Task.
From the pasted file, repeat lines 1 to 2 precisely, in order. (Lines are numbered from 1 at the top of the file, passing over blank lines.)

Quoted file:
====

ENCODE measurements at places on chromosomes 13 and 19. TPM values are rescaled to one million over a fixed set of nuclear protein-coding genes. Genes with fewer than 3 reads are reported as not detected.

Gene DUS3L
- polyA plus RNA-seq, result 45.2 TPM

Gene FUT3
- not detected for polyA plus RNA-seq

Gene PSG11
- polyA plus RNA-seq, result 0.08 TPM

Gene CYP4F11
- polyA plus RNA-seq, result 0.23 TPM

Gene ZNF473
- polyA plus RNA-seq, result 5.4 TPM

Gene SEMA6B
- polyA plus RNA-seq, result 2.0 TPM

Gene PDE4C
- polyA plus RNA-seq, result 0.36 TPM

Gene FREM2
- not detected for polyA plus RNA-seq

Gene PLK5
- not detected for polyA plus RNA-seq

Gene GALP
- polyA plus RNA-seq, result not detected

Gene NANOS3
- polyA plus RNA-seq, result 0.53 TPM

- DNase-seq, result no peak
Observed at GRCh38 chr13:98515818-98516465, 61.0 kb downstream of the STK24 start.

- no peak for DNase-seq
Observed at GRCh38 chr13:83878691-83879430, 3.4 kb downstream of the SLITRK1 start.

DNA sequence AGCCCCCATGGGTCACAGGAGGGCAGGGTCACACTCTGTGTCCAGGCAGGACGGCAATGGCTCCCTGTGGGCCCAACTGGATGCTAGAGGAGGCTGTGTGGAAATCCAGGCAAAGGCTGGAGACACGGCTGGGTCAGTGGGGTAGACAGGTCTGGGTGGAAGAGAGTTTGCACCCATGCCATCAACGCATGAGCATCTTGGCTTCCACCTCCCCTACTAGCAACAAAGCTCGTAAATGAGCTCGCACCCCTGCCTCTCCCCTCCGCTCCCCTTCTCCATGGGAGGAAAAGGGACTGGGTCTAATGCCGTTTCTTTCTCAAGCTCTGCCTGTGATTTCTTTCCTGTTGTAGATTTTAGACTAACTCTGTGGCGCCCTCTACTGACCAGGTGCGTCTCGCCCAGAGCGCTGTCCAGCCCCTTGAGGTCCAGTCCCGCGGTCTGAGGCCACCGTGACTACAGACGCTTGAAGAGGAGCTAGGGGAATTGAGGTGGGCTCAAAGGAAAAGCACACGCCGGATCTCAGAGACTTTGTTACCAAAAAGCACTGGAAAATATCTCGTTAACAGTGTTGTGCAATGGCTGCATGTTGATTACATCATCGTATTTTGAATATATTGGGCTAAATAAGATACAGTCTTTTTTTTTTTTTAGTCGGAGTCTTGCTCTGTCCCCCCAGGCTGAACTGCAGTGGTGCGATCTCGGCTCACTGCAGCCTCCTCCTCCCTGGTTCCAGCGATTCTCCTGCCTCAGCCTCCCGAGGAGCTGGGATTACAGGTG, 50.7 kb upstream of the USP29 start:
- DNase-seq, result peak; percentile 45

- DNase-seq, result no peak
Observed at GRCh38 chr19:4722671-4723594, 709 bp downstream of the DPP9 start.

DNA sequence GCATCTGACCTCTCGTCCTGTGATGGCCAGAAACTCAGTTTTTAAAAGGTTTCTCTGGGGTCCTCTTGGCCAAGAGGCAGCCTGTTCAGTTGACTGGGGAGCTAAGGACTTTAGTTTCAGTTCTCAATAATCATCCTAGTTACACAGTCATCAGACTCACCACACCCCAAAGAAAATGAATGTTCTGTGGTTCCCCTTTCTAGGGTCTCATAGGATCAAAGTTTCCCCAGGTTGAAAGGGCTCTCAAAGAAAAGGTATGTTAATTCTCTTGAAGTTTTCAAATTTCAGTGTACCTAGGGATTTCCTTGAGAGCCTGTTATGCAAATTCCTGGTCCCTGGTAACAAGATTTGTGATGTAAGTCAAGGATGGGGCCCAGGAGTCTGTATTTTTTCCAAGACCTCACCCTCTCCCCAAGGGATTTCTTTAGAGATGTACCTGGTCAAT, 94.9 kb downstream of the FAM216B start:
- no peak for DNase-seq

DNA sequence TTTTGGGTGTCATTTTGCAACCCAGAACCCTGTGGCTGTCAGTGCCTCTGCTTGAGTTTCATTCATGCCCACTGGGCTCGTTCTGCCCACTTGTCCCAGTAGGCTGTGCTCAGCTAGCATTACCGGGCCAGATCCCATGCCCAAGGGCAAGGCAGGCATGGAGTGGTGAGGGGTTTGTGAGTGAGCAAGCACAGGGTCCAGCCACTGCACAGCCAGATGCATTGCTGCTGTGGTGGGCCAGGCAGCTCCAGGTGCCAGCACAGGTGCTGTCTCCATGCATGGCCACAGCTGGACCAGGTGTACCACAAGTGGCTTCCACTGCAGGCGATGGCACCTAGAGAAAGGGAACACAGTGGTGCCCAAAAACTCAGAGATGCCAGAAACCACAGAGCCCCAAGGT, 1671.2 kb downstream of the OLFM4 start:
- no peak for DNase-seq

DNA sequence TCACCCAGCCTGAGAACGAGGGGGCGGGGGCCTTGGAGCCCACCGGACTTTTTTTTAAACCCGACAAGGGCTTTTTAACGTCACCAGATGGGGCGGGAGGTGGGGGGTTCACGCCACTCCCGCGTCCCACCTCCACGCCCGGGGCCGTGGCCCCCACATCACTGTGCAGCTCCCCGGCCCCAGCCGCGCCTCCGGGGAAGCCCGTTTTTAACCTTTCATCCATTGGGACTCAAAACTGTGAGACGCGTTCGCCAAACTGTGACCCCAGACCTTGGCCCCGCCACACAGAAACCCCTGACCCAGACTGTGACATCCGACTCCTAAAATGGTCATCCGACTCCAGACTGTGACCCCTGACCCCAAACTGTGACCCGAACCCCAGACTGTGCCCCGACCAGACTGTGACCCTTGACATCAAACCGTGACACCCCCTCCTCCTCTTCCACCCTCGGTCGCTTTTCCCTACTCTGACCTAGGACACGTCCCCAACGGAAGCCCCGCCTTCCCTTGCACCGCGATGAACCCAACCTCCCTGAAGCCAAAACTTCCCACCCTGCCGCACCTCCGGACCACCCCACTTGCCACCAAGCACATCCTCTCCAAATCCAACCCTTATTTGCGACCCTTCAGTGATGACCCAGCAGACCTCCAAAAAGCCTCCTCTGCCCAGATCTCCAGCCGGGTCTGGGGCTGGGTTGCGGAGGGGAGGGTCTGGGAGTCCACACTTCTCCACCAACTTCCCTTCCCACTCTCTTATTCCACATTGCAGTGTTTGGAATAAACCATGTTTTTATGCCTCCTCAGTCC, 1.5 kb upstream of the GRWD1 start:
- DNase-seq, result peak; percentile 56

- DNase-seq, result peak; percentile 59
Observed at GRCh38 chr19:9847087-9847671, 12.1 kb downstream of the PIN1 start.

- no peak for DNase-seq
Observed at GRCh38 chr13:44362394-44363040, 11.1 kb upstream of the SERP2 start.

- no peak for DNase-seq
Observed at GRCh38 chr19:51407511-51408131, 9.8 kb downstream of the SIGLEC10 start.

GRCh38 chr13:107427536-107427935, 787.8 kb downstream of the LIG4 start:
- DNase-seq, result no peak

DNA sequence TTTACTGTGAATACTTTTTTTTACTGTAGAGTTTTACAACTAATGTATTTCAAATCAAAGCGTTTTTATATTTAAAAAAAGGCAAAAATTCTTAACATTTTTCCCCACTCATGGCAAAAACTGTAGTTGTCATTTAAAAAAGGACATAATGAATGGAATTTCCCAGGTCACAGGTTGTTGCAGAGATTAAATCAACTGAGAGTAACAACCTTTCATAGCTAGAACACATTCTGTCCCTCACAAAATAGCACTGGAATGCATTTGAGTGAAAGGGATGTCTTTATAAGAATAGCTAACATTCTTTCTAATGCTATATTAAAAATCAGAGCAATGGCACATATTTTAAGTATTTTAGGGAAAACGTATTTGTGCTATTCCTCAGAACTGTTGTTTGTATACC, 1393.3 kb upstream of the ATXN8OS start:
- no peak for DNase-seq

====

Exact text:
ENCODE measurements at places on chromosomes 13 and 19. TPM values are rescaled to one million over a fixed set of nuclear protein-coding genes. Genes with fewer than 3 reads are reported as not detected.

Gene DUS3L